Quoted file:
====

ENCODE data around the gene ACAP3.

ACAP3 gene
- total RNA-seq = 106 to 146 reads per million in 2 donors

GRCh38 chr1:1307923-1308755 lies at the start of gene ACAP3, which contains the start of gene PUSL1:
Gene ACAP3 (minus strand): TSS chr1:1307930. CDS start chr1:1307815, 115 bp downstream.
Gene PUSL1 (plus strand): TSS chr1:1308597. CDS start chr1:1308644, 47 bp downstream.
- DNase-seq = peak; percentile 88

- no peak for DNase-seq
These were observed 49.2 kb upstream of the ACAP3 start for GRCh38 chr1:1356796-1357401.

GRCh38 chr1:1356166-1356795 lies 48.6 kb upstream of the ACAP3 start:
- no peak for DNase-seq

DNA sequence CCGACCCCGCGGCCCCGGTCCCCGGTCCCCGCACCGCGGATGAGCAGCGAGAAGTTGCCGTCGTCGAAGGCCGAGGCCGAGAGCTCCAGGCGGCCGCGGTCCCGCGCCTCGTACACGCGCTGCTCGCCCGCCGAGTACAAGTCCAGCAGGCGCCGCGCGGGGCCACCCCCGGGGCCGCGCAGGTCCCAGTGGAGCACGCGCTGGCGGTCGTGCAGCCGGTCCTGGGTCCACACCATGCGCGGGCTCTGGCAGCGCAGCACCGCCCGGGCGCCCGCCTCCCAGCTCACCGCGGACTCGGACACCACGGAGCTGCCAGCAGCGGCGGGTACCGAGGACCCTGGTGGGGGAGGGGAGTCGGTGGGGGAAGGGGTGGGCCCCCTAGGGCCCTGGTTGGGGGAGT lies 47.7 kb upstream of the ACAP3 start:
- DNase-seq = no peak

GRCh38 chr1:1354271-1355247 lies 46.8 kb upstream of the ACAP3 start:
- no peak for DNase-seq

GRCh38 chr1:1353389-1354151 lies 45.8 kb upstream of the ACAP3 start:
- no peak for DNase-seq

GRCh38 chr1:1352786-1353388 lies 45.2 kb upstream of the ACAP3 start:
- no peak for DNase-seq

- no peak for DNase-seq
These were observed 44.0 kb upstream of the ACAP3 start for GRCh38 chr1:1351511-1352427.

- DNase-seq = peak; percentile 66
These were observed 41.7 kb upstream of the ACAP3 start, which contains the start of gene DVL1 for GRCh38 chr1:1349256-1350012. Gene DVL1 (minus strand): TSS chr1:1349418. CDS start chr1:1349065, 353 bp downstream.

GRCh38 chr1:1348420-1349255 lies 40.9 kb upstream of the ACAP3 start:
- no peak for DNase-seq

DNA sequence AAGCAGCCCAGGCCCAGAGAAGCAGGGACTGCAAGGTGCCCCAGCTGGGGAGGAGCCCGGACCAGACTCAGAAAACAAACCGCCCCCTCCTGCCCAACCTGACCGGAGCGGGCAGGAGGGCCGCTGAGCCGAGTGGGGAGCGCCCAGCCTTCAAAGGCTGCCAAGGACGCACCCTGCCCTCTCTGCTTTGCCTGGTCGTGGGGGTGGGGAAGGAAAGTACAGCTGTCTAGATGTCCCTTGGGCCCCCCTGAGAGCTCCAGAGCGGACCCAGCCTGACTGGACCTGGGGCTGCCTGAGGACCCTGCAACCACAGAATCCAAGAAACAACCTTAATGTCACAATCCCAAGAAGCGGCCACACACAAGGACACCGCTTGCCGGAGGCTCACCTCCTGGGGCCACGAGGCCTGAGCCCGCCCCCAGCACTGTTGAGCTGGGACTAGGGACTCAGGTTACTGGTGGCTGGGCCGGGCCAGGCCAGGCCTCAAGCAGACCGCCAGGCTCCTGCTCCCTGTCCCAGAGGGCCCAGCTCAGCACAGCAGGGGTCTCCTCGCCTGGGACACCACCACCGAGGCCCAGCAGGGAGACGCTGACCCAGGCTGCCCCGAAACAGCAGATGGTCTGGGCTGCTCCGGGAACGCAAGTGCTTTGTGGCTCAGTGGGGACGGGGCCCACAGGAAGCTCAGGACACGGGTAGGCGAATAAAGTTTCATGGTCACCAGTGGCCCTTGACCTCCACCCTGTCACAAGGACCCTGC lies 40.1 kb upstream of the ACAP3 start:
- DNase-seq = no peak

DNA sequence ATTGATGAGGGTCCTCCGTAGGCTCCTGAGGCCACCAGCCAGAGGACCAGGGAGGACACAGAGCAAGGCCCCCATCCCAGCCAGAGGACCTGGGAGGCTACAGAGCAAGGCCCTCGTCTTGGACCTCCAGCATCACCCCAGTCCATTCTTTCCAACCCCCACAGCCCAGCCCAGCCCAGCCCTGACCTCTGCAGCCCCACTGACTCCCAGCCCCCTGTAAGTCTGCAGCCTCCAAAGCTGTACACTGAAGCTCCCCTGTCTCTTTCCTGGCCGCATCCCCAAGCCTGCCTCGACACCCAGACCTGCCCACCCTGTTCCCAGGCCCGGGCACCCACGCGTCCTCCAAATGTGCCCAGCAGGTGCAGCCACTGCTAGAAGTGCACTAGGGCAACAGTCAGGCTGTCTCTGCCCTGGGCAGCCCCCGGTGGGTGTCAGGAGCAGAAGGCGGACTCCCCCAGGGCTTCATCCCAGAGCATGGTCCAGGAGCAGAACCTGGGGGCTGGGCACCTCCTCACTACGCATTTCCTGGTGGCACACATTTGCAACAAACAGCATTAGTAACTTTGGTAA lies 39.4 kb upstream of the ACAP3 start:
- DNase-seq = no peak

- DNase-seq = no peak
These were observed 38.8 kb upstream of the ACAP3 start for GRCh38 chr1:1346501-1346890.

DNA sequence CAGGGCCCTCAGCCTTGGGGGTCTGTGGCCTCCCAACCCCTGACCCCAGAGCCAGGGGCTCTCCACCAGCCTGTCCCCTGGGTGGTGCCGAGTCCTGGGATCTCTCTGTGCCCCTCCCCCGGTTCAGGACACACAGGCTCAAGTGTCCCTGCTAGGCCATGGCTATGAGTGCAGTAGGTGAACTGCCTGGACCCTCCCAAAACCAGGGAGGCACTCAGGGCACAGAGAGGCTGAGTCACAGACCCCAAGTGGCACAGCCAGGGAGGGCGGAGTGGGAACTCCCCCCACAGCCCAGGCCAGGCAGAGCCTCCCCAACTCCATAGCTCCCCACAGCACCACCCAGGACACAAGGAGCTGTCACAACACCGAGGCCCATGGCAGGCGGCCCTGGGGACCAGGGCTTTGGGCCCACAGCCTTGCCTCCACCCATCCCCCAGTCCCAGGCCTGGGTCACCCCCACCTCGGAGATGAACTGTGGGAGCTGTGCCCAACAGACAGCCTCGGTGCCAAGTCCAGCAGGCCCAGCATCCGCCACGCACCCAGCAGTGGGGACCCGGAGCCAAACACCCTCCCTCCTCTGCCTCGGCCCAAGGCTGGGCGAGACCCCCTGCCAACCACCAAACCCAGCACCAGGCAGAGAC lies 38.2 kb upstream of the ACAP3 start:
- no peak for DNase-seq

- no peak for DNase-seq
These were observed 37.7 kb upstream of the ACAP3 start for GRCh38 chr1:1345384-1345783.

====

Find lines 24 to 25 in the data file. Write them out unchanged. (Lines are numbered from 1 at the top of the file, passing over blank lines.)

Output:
GRCh38 chr1:1348420-1349255 lies 40.9 kb upstream of the ACAP3 start:
- no peak for DNase-seq